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Why the early-season stats love these 8 MLS players | MLSSoccer.com

Why the early-season stats love these 8 MLS players | MLSSoccer.com

Week by week, we’re inching closer to having legitimate sample sizes for player evaluation. Every team in MLS has played between six and eight games, which is just on the low end to really dig into the impact of specific players from around the league.

Still, with caution, I want to pick out some of the unexpected early-season stars. These aren’t your MVP candidates or your sure-fire All-Stars. Rather, these are the underground players you can claim to know before they were cool. Okay, fine, some of the players I’m highlighting below are battle-tested veterans who you know already. But you get the idea. 


You literally couldn’t rip the horn for the Andrés Gómez hype train out of my hands if you tried. It’s just not possible.

Through six games this year, the 21-year-old has two goals and three primary assists alongside his 4.1 non-penalty xG+xAG, which puts him seventh in all of MLS. He’s developed into the go-to option on the right wing for Pablo Mastroeni and seems to be enjoying RSL’s shift to a 3-2-5 shape in possession more than any of his teammates. While he defends as a right-sided midfielder in a 4-4-2 block, Gómez steps higher and towards the sideline to provide width as the right-most member of the front five in the attack.

So few players are better than Gómez at gaining the edge on the opposing fullback, rounding the corner, and firing off either a key pass or a shot from a dangerous area. With elite speed and high-level dribbling ability, Gómez leads regular MLS contributors in take-ons per 90 minutes (8.51) and has added more value with his dribbling than any other player in MLS this year, according to American Soccer Analysis’ goals added metric.

There’s tons of room for Gómez to become more efficient in the final third, but the Colombian is leaping from a promise-filled youngster to a legitimately productive starter.

The 2022 version of William Agada is back, folks. Or, at least it’s starting to look that way.

After arriving in MLS in the summer of 2022, the Nigerian striker scored an incredible eight goals in 900 minutes to close out the regular season for Sporting Kansas City. But in 2023? Injuries robbed Agada of 20 games, leaving him with just three goals in 700 regular-season minutes. Through just six games and three starts in 2024, though, Agada has already equaled his goal tally from 2023.

The 24-year-old’s off-ball movement has always been sharp, and he’s continued to use that to his advantage this season. According to FBref, Agada is third among regular players in MLS this year in non-penalty xG per 90. Opposing center backs rarely know when or where he’ll pop up inside the box – and they can rarely match his physicality, even if they can put a body on him in the 18.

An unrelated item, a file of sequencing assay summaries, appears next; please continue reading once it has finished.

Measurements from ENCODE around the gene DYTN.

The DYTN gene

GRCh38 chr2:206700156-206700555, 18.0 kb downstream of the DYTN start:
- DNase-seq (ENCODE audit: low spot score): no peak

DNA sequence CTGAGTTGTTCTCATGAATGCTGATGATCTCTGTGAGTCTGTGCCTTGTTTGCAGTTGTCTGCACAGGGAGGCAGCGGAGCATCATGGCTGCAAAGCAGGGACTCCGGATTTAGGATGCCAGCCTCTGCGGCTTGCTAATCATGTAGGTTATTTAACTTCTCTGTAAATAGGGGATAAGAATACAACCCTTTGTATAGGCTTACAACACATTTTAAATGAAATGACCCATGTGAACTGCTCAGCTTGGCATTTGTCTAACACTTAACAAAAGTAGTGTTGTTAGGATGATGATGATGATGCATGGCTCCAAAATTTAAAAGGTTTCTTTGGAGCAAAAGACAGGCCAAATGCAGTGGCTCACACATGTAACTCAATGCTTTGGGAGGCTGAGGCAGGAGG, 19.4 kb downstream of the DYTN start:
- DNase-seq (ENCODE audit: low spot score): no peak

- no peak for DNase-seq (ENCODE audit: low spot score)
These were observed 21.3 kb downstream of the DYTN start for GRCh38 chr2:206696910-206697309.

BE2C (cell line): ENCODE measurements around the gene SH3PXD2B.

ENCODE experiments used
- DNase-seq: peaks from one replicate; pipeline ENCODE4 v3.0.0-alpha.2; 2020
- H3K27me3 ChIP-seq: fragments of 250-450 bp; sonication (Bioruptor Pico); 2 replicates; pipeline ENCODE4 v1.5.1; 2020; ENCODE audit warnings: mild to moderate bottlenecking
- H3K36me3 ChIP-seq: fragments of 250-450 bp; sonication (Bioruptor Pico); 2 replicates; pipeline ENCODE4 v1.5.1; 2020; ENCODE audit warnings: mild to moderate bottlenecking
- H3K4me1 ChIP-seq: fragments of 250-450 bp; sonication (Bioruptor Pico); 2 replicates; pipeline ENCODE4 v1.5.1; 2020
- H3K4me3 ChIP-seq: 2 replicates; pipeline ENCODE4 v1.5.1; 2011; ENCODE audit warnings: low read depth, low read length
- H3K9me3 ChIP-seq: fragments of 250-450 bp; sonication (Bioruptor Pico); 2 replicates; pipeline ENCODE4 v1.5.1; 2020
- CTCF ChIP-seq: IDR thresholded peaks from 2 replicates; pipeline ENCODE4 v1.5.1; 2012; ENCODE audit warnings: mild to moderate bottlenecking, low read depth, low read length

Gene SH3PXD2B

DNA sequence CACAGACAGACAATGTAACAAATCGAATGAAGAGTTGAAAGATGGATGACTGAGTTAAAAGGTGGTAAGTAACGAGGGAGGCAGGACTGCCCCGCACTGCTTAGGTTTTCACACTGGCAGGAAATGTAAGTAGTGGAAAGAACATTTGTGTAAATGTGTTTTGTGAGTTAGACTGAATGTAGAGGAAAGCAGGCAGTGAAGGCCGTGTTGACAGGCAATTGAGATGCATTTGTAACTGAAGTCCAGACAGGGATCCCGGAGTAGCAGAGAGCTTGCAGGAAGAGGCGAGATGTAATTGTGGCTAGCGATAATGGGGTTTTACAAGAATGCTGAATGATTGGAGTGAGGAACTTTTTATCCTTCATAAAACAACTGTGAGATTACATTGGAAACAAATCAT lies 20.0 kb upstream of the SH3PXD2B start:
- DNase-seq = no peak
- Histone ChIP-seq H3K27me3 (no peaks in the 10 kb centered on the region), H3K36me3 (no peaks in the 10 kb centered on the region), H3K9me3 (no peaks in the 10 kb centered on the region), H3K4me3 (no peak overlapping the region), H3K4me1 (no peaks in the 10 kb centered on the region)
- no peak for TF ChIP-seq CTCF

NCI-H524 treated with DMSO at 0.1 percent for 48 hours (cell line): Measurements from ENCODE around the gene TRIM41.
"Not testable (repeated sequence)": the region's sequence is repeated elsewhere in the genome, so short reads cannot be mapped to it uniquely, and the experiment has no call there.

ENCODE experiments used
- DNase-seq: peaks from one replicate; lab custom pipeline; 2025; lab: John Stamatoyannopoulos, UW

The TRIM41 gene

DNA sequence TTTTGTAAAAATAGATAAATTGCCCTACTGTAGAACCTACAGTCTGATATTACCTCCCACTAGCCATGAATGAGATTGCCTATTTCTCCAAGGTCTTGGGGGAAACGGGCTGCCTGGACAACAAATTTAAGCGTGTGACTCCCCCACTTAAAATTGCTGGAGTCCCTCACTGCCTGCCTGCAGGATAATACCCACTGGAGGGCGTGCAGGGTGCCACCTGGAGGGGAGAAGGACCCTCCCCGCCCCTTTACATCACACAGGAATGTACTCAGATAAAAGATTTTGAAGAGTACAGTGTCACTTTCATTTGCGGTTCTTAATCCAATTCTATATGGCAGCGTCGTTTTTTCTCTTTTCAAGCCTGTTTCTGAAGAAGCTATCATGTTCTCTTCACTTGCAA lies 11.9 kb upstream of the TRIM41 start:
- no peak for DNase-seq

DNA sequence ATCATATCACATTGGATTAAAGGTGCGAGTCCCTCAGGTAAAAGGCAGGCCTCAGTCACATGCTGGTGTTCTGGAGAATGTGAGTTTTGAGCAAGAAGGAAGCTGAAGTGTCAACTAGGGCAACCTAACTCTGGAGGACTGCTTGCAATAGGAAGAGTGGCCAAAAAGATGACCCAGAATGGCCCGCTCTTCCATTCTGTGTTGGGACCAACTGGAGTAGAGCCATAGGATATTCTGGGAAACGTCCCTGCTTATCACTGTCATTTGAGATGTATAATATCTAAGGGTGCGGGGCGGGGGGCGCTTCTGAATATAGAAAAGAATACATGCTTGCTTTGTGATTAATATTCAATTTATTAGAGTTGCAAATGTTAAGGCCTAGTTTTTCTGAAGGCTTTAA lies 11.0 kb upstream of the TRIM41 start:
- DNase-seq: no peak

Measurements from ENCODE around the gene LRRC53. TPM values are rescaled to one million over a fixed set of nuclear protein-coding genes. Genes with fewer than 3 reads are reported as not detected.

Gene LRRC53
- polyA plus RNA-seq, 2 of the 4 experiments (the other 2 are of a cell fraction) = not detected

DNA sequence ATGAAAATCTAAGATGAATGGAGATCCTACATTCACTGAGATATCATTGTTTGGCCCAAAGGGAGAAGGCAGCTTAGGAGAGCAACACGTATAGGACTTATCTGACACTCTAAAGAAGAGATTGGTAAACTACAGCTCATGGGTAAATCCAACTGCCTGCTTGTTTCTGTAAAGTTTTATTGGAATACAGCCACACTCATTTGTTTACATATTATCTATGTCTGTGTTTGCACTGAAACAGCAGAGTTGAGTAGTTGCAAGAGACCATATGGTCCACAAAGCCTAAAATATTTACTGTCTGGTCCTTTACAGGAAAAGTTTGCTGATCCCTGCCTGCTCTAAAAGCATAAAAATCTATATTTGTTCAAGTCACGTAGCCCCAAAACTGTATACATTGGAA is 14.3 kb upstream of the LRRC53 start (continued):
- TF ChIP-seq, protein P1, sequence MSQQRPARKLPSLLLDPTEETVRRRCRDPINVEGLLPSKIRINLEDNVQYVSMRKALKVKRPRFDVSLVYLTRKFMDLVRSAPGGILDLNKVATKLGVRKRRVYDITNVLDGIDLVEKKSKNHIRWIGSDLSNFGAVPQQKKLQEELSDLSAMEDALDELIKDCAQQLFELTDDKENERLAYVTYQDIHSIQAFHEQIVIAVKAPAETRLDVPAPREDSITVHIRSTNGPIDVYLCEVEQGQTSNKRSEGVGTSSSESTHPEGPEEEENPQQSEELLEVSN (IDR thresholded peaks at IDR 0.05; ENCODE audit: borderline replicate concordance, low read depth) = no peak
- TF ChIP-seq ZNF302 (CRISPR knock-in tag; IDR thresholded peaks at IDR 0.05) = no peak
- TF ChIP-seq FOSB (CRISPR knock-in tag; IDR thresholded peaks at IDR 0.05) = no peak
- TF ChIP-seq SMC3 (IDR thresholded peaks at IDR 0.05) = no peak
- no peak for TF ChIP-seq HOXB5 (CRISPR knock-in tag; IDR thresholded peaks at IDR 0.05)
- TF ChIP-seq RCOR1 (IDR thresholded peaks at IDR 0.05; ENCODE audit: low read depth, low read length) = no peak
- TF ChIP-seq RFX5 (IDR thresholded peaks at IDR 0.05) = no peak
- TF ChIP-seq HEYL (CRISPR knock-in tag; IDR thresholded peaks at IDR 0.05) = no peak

It’s too early to know exactly how Peter Vermes plans to use Agada this year. Will he be a starter even when Alan Pulido is fully fit? Will Vermes play the two together like he did against the LA Galaxy last month? Or will he revert back to a super-sub role?

Given his production, it’s hard to imagine a world where the best version of SKC doesn’t involve Agada being on the field.

Truth be told, there were at least a couple of other D.C. United players in strong contention for this list. But Ted Ku-Dipietro took the cake.

While he only has one goal on the season, Ku-Dipietro is thriving in a central role for Troy Lesesne. With Christian Benteke leading the line, the 22-year-old can pick up the ball underneath the Belgian striker and go to town on backpedaling defenses. Often playing as the left-sided attacking midfielder in an aggressive 4-1-4-1 shape, Ku-Dipietro is averaging 0.50 non-penalty xG per 90 this year. That number is well above his solid 0.34 non-penalty xG per 90 figure from last year.

A ball progression threat on the dribble and with passing, Ku-Dipietro adds value in basically every phase of the game. He’s a motivated presser, too, which makes him an ideal attacking option in D.C. United’s new-look system.

Ku-Dipietro only has one goal right now, but expect the counting stats to follow his impressive underlying numbers before too long.

When Fafà Picault signed with the Whitecaps as a free agent over the offseason, a large part of me thought he would end up as a wingback for Vanni Sartini.

We haven’t quite seen that yet, but we did see a few wingback tendencies from the veteran last Saturday in a 4-0 drubbing of Toronto FC. Defensively, Picault positioned himself as the left-sided member of Vancouver’s front three. In possession, he popped up in that spot too, while mixing in a few wide rotations to allow Alessandro Schöpf to shift inside.